Building capacity for the electric grid

States that still have low EV ownership raised concerns about a surge of new charging stations potentially overloading their electric grids. For example, after consulting the three utilities that make up its electric grid, Idaho’s DOT expressed concerns about the requirement that each charging station have 600 kW of power—estimating that almost all sites will necessitate system upgrades (installing transformers and new feeder lines).

Arizona’s DOT highlighted that peak hours of air-conditioning use could coincide with high volumes of electric charging use. The state DOT proposed using solar panels and battery backups for charging stations in case they cannot be supported during peak electricity hours. Several of Nevada’s highways have limited electric power, and it would be exceedingly expensive to expand the power supply in these areas.

Planning for resilience

For states prone to storms and other natural disasters, NEVI plans included special considerations for mass evacuations, as well measures to ensure that EV charging stations are durable and reliable in inclement weather.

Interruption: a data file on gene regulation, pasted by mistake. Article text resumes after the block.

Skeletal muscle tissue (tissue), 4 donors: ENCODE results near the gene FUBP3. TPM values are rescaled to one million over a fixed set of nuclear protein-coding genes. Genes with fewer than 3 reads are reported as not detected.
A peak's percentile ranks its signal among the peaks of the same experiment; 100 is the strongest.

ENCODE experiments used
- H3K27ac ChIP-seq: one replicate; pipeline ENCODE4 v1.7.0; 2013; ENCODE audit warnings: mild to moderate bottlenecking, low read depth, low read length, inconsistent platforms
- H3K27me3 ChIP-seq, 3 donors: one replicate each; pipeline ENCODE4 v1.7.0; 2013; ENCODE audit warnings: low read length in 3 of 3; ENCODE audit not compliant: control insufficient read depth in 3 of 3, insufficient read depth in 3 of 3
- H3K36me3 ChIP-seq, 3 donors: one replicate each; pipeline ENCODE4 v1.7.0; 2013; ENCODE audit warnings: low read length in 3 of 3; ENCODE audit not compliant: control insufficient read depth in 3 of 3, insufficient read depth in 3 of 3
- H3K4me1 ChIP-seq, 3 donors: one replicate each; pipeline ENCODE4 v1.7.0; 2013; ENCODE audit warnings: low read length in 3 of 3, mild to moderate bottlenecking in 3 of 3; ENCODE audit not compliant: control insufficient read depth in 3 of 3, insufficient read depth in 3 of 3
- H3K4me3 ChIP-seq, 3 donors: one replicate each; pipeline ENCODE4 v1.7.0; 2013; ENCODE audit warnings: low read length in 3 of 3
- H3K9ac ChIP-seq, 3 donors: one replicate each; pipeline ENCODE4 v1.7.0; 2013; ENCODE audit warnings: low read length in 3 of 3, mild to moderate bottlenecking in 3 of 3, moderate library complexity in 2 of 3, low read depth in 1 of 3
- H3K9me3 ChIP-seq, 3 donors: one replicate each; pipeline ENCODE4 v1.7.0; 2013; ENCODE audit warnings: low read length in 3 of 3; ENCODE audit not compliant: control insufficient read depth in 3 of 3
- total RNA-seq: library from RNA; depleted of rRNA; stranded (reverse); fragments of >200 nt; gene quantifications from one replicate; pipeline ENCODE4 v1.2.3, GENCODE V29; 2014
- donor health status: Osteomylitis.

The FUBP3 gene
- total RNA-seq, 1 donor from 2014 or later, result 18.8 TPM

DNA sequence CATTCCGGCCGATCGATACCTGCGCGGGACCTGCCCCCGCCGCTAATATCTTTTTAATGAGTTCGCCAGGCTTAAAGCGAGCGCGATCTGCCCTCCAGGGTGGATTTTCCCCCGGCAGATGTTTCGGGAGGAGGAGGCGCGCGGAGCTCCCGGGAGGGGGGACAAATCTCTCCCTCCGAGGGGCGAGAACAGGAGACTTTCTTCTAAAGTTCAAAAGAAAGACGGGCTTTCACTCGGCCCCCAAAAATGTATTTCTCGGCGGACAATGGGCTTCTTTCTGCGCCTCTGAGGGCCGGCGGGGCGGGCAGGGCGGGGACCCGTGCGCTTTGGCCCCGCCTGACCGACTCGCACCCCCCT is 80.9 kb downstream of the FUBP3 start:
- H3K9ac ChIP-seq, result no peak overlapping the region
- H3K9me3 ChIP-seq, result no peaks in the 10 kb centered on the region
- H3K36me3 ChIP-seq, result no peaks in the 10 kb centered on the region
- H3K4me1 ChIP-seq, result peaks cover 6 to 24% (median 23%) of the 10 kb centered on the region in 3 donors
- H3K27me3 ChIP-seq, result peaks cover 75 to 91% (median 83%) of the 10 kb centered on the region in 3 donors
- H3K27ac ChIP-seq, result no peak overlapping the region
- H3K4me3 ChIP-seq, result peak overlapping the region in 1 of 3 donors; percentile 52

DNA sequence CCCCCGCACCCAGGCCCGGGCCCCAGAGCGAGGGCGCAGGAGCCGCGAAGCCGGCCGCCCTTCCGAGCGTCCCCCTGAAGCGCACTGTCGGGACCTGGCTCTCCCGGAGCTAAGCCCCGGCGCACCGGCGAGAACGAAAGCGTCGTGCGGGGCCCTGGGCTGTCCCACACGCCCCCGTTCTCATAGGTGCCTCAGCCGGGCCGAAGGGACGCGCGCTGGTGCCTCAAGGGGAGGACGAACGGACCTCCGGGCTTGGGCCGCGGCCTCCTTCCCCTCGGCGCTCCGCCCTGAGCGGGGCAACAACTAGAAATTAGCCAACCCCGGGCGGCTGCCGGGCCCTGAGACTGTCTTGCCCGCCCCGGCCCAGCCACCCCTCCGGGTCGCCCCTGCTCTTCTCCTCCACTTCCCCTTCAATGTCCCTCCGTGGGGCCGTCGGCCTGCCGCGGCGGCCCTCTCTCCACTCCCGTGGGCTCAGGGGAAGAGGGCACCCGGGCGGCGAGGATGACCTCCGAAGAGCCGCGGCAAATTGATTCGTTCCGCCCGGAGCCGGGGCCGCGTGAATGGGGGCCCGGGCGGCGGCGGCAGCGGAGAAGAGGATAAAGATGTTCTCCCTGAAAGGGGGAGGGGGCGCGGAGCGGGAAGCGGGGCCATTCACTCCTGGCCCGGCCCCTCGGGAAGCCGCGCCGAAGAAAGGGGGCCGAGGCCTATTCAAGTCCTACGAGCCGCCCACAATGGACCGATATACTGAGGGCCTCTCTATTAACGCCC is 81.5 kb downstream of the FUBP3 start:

States like Florida and Louisiana are preparing for tropical storms and flooding by implementing EV charging stations along major evacuation routes. Florida plans to waterproof chargers and elevate foundations to withstand storms and maintain operator safety. Alabama is also considering including portable, self-contained systems that will be able to temporarily provide power—such as solar power—to the electric grid in the case of an emergency.

The electric grid in California has sometimes been responsible for starting wildfires (and financially responsible for their impact). As such, in recent years, utilities have begun shutting off power without notice during high winds to prevent wildfires. The California NEVI plan highlights potential strategies to allow drivers to charge their EVs during scheduled and unscheduled outages, including grid-independent charging stations.


Transitioning the country’s entire vehicle fleet from gas to electric vehicles is a massive national undertaking, and each state faces unique challenges to facilitating that transition. With soaring demand for EVs, increased gas prices, and the Biden Administration’s desire to make progress on national climate goals, the stakes are high. Now that the federal government has approved all 50 state plans, states are in the driver’s seat to make sure that EV charging deployment is impactful, efficient, and equitable. Fortunately, the state NEVI plans make clear that a great deal of careful strategizing and consideration has gone into addressing challenges and seizing opportunities presented by new federal grant dollars.